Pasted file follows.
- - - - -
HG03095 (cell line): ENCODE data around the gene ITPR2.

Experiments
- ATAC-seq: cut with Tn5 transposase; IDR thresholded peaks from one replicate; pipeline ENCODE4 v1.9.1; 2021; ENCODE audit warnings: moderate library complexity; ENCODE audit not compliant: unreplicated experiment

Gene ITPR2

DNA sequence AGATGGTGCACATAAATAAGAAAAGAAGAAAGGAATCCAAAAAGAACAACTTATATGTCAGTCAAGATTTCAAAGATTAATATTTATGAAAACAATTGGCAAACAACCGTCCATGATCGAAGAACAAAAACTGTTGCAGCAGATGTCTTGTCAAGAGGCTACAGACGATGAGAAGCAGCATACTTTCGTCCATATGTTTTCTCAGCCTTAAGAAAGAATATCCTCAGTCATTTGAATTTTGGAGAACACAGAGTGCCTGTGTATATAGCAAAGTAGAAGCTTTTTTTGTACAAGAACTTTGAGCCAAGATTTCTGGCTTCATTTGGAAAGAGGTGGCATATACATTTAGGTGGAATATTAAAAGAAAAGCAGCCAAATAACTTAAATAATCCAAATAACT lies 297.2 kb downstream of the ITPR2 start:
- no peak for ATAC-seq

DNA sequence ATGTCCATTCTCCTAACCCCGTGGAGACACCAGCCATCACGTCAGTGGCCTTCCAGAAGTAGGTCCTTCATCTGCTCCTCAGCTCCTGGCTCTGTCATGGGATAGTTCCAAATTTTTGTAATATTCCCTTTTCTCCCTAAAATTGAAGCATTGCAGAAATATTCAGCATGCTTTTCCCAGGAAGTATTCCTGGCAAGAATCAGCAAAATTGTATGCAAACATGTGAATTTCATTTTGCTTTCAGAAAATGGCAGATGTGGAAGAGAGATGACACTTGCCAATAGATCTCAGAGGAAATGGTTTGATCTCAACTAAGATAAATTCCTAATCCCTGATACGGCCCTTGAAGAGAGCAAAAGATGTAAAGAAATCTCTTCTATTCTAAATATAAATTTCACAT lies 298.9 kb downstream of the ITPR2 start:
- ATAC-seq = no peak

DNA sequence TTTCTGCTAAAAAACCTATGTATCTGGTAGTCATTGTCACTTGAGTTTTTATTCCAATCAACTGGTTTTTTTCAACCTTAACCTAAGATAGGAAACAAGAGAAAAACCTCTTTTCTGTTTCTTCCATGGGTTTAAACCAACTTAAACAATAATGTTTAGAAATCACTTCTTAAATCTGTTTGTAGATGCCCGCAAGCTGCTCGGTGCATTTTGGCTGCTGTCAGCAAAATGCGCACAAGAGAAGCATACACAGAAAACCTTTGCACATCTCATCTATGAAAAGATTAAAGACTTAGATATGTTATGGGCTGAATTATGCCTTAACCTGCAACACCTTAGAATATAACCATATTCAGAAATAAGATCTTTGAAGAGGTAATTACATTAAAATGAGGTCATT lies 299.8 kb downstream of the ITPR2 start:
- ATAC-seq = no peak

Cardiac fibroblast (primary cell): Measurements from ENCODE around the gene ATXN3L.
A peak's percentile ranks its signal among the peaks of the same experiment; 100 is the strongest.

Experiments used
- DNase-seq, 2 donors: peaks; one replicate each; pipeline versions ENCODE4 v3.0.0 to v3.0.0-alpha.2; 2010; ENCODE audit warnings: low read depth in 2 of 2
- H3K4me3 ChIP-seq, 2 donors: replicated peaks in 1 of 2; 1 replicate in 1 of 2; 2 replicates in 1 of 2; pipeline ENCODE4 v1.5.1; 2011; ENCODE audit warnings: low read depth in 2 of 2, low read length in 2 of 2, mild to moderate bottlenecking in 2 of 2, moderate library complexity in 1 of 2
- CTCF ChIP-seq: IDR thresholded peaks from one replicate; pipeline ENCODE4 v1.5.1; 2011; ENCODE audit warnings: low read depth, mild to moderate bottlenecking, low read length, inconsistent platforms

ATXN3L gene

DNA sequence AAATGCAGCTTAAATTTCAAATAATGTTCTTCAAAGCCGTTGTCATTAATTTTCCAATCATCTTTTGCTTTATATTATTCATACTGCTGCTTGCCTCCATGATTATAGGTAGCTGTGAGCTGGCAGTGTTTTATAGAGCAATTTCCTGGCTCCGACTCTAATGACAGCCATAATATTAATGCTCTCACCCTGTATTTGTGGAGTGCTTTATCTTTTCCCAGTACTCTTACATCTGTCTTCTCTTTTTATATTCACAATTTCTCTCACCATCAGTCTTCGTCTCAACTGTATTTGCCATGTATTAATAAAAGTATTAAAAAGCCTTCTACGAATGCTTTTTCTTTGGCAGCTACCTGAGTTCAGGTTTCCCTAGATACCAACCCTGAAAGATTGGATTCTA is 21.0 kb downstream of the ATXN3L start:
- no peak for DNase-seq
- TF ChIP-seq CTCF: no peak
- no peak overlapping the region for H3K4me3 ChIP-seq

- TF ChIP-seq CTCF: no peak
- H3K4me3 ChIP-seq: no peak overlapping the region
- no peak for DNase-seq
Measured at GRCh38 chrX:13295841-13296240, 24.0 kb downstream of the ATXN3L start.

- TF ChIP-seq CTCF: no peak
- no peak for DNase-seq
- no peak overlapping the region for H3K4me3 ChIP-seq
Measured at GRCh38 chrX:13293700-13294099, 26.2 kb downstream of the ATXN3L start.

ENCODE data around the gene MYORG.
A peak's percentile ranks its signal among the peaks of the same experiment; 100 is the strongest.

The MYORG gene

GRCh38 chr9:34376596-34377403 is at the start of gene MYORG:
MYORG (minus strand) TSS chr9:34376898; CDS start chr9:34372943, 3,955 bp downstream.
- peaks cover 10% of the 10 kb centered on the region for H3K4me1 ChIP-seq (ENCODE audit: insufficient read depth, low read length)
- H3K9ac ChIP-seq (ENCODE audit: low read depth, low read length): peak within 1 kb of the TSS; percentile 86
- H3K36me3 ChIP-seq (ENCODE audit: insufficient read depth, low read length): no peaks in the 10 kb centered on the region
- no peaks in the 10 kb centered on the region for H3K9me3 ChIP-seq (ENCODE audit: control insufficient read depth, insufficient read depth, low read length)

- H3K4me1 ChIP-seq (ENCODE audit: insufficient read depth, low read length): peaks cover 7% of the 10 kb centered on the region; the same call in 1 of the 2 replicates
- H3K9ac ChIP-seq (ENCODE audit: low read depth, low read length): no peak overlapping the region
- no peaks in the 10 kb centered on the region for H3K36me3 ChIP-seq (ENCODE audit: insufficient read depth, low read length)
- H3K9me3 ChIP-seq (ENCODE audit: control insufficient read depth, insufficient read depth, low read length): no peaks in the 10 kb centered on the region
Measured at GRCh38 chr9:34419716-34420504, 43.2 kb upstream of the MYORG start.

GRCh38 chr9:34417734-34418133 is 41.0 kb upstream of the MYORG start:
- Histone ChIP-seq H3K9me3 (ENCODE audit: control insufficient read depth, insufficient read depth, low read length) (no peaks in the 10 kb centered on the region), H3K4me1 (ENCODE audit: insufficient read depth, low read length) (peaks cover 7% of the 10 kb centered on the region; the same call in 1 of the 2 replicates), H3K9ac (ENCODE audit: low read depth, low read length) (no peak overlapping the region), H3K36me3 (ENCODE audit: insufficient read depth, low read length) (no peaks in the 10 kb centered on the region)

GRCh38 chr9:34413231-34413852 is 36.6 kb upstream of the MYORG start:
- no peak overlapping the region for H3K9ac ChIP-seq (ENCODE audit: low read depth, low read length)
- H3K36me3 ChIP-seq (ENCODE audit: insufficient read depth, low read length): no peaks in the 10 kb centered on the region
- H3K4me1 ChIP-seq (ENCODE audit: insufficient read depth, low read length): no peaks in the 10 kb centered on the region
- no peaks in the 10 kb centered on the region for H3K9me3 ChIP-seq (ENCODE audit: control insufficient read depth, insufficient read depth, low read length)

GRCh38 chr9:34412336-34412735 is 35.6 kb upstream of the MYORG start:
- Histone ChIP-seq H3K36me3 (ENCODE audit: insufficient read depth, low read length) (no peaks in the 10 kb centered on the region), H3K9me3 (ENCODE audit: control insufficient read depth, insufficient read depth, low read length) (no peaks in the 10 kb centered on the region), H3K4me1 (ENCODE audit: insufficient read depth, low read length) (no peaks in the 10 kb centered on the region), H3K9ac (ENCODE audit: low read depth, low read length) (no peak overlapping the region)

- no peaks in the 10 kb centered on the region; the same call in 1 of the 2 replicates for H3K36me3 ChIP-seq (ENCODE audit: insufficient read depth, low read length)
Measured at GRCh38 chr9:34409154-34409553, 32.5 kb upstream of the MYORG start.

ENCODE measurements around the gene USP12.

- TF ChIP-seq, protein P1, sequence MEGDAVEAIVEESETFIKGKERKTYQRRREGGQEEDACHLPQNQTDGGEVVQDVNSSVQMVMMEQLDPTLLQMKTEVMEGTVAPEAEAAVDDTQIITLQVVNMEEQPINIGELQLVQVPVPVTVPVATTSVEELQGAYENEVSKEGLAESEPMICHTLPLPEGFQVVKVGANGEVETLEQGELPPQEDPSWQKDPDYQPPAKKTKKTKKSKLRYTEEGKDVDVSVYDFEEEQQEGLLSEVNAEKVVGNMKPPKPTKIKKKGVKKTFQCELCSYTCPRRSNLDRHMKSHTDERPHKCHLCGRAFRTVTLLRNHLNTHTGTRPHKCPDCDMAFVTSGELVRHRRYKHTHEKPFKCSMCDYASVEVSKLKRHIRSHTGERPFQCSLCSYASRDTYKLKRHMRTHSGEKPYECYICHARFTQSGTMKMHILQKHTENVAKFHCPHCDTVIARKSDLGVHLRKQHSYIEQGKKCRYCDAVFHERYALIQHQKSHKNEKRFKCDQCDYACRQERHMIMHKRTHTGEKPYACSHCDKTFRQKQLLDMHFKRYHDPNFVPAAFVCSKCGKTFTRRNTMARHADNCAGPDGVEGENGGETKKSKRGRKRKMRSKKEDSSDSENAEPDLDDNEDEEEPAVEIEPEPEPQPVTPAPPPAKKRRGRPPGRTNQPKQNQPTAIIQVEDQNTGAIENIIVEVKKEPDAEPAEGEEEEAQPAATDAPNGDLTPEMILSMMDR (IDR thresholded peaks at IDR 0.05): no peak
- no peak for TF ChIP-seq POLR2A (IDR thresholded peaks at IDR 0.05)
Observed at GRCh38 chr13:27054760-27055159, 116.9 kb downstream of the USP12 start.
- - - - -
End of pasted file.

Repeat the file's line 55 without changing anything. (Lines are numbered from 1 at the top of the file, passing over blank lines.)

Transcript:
ENCODE measurements around the gene USP12.